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Understanding Challenging Behavior

By Sharon Roth Maguire MS, APRN-BC, GNP, APNP
(Page 2 of 2)

Some common themes related to emotional need: Is your loved one bored? Are they wandering or trying to leave your home to find something more interesting to do? Conversely, is the day too busy or too overwhelming and they are looking for more quiet time? The best days for persons with dementia are when they have balance between sensory stimulating and sensory calming activities. Is your loved one frightened of being left at home alone? Are they feeling sad or depressed? The research tells us that the rate of un or under-treated depression is quite high in older adults with dementia. Providing social times and opportunities for continued belonging are important; consider a pet, plant or an indoor garden to offer care responsibilities and purpose to the individual with dementia. 

It may take some time before you are able to identify the potential causes of the challenging behavior, but understanding that it may be the result of an unmet need is an important first step. Unfortunately, there are behaviors that we may never be able to understand as they are part of the mystery of this challenging illness. Finally, it is very important to have a care team that accepts this approach to behaviors as well. Understanding challenging behaviors is key to meeting your needs as a caregiver!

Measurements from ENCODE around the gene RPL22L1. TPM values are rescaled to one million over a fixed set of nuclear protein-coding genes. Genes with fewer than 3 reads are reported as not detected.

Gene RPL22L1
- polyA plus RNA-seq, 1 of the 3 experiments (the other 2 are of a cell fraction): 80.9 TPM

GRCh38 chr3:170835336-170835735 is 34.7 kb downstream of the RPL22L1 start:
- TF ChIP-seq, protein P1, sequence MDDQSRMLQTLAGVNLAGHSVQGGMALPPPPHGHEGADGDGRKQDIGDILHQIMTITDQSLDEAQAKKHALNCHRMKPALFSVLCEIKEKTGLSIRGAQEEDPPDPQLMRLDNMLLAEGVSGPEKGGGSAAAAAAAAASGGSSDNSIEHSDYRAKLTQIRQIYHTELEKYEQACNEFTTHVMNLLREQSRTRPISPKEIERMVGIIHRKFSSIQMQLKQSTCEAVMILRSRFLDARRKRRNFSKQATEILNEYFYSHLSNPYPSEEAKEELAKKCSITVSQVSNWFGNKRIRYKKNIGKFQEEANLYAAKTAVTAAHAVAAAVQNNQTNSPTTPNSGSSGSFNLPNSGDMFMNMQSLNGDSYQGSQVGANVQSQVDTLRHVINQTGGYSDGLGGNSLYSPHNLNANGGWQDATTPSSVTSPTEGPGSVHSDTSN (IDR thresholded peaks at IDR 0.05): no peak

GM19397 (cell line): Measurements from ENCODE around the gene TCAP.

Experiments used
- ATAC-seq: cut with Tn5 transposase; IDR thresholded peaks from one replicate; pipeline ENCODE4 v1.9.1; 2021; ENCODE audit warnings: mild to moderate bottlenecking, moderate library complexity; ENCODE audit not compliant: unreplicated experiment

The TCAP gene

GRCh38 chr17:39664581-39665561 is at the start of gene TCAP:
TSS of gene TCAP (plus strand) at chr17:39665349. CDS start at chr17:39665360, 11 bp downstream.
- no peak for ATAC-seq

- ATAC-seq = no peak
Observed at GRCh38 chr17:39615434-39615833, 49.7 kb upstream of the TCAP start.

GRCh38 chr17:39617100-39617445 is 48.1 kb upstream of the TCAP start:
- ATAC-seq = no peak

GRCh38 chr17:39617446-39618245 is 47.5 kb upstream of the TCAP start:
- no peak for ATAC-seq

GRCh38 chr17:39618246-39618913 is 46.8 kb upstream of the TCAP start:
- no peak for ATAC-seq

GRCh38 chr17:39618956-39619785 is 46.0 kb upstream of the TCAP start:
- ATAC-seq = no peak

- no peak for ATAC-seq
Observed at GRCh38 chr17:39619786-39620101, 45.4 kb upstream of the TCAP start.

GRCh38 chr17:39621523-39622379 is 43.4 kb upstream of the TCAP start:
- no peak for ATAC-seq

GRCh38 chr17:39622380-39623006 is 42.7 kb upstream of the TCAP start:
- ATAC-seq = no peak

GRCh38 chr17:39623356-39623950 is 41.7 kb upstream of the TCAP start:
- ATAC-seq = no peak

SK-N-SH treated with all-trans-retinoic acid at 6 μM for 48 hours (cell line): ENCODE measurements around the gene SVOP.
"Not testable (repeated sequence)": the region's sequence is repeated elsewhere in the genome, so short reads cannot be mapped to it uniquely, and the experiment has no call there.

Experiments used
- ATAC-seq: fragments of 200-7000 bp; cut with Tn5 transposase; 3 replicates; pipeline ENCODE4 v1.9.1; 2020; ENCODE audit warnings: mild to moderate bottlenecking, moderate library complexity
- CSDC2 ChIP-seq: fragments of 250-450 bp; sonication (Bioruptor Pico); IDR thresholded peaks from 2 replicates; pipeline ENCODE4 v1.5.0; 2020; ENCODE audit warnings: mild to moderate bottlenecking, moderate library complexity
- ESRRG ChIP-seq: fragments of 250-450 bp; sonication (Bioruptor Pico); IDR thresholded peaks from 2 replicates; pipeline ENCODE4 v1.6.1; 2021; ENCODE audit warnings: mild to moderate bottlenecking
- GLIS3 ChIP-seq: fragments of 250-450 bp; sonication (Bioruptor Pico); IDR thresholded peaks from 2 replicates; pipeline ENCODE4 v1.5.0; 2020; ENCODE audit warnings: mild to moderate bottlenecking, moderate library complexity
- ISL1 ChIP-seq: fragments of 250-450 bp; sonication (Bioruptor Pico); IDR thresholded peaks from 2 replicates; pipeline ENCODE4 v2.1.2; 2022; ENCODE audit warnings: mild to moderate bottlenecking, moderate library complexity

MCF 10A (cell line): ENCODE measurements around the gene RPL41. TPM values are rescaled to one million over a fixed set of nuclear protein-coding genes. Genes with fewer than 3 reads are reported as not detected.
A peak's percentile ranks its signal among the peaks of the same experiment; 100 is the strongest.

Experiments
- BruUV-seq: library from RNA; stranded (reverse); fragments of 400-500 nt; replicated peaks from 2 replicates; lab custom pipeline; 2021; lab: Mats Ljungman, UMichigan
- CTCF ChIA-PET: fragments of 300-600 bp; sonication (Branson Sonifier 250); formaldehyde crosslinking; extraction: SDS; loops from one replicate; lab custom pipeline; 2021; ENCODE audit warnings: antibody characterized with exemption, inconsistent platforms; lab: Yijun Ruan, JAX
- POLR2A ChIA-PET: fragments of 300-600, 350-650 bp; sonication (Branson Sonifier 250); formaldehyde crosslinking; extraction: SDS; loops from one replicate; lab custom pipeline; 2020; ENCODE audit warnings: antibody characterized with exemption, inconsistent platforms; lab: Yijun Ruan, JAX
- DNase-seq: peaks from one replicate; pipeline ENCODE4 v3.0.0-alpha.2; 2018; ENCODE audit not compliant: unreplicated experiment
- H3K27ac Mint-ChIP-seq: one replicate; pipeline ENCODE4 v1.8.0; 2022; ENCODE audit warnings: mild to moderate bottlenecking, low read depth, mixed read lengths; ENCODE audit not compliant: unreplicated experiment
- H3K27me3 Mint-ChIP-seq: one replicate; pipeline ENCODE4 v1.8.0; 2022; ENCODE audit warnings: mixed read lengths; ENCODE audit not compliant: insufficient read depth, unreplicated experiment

Sharon Roth Maguire is the Senior Director Healthcare and Resident Services for Alterra Health Care Corporation and serves as Clinical Assistant Professor (Adjunct) at Marquette University College of Nursing. She has written and taught extensively on the subject of gerontology, particularly in relation to designing appropriate environments for people with dementia and frequently coordinates the development of geriatric education programs and facilities. She has great experience in helping caregivers who are coping with the challenges of loved one’s living with Alzheimer’s disease and other dementias. Send your comments or questions to editor@caregiver.com

 

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